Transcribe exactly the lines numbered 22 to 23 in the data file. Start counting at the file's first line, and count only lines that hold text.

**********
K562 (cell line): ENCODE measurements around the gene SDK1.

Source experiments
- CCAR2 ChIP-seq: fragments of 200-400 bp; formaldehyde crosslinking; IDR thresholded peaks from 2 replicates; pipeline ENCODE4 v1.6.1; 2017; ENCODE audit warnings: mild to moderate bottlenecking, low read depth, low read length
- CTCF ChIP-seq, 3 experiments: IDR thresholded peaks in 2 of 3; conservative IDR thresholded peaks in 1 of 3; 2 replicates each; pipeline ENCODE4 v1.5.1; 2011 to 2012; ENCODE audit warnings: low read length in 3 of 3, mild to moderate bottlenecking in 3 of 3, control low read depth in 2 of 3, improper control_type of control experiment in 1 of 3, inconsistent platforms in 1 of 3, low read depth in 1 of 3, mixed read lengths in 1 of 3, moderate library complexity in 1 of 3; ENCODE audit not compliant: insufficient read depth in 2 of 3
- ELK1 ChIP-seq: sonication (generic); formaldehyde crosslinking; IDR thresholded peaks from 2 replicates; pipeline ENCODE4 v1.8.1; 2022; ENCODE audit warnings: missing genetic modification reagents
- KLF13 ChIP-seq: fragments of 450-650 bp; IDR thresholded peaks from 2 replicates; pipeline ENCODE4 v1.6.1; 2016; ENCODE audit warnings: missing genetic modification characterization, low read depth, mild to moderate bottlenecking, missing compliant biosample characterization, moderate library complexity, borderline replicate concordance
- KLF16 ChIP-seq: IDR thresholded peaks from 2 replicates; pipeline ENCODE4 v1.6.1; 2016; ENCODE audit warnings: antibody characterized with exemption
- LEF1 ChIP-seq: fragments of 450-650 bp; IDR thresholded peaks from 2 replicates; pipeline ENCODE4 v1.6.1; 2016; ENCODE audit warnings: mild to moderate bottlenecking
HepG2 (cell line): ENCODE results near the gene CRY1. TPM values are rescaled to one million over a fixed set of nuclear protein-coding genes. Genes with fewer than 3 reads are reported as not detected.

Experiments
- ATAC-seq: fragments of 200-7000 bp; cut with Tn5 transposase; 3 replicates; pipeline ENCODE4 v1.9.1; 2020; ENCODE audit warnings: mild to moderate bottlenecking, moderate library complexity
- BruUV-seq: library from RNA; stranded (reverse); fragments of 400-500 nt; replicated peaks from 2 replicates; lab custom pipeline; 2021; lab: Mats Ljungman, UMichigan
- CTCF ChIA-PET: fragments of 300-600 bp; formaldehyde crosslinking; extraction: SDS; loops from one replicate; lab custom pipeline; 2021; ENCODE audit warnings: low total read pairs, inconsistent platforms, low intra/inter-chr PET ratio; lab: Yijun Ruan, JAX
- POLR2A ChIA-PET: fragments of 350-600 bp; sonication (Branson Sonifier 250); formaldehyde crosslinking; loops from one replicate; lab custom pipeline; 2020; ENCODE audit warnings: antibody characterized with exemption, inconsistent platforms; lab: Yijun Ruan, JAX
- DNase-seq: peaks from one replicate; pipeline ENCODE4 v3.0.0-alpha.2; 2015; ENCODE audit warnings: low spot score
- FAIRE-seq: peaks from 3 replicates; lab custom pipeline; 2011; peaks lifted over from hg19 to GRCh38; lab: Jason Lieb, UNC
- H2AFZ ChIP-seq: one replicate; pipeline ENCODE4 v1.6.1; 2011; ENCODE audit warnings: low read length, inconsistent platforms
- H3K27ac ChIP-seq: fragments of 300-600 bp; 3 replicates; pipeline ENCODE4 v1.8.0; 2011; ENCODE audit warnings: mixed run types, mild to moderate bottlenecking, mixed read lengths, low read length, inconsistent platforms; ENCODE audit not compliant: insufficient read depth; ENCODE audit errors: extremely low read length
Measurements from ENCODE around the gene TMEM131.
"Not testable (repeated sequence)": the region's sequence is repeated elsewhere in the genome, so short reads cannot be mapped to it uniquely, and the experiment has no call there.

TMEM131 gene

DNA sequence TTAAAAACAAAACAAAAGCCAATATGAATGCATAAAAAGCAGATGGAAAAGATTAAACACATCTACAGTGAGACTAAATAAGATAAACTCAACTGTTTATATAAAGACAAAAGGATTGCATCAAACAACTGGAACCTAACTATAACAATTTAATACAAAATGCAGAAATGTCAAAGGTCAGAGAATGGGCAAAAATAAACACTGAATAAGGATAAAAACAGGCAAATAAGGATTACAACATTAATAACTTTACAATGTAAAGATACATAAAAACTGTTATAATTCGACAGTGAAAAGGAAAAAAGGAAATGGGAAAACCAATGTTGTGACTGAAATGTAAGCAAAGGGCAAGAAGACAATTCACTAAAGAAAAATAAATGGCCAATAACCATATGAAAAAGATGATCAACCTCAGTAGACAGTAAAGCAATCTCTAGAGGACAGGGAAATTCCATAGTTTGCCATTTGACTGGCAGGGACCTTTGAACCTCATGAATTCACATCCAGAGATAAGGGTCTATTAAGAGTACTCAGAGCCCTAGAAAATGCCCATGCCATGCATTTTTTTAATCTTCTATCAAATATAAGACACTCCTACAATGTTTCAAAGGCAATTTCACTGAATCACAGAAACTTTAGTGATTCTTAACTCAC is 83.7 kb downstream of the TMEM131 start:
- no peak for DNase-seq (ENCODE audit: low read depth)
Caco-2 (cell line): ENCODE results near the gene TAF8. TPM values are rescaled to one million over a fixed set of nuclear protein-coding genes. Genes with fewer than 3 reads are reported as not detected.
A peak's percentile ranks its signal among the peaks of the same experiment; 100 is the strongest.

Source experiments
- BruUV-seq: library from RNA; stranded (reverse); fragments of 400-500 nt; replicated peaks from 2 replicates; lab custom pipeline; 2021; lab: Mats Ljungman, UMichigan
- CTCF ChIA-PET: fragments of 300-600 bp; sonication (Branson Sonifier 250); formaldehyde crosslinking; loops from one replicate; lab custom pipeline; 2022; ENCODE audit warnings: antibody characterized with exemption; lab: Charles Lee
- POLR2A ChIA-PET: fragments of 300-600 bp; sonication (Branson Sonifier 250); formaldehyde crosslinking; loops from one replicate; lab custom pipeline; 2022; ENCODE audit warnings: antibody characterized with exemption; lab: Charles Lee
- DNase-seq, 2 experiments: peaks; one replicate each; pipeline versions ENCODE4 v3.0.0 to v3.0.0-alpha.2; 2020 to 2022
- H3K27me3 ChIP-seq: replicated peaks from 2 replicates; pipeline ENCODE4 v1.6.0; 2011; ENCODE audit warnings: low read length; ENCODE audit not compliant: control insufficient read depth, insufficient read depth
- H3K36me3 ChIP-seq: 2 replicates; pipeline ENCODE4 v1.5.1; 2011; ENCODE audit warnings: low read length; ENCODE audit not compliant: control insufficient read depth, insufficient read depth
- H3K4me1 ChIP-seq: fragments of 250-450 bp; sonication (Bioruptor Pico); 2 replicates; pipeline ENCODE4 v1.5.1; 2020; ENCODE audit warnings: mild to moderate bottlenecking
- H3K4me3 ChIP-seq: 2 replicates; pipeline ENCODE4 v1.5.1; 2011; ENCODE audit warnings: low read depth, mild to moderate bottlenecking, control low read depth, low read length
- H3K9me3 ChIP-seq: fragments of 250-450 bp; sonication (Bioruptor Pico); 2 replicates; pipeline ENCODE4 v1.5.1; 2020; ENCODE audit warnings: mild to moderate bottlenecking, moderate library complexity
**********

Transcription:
DNA sequence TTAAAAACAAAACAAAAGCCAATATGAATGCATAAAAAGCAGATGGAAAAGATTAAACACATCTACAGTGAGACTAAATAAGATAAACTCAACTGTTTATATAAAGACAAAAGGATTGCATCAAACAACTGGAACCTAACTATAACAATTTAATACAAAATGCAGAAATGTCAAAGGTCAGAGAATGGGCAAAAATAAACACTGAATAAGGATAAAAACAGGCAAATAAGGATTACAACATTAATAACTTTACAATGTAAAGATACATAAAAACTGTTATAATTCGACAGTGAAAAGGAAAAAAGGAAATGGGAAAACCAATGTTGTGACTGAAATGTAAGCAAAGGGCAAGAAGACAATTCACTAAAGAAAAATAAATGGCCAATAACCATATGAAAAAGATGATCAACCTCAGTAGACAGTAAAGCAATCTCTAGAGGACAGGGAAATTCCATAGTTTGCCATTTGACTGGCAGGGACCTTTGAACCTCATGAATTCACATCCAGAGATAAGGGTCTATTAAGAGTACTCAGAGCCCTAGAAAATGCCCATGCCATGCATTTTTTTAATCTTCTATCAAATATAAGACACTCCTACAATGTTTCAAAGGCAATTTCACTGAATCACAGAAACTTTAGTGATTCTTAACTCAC is 83.7 kb downstream of the TMEM131 start:
- no peak for DNase-seq (ENCODE audit: low read depth)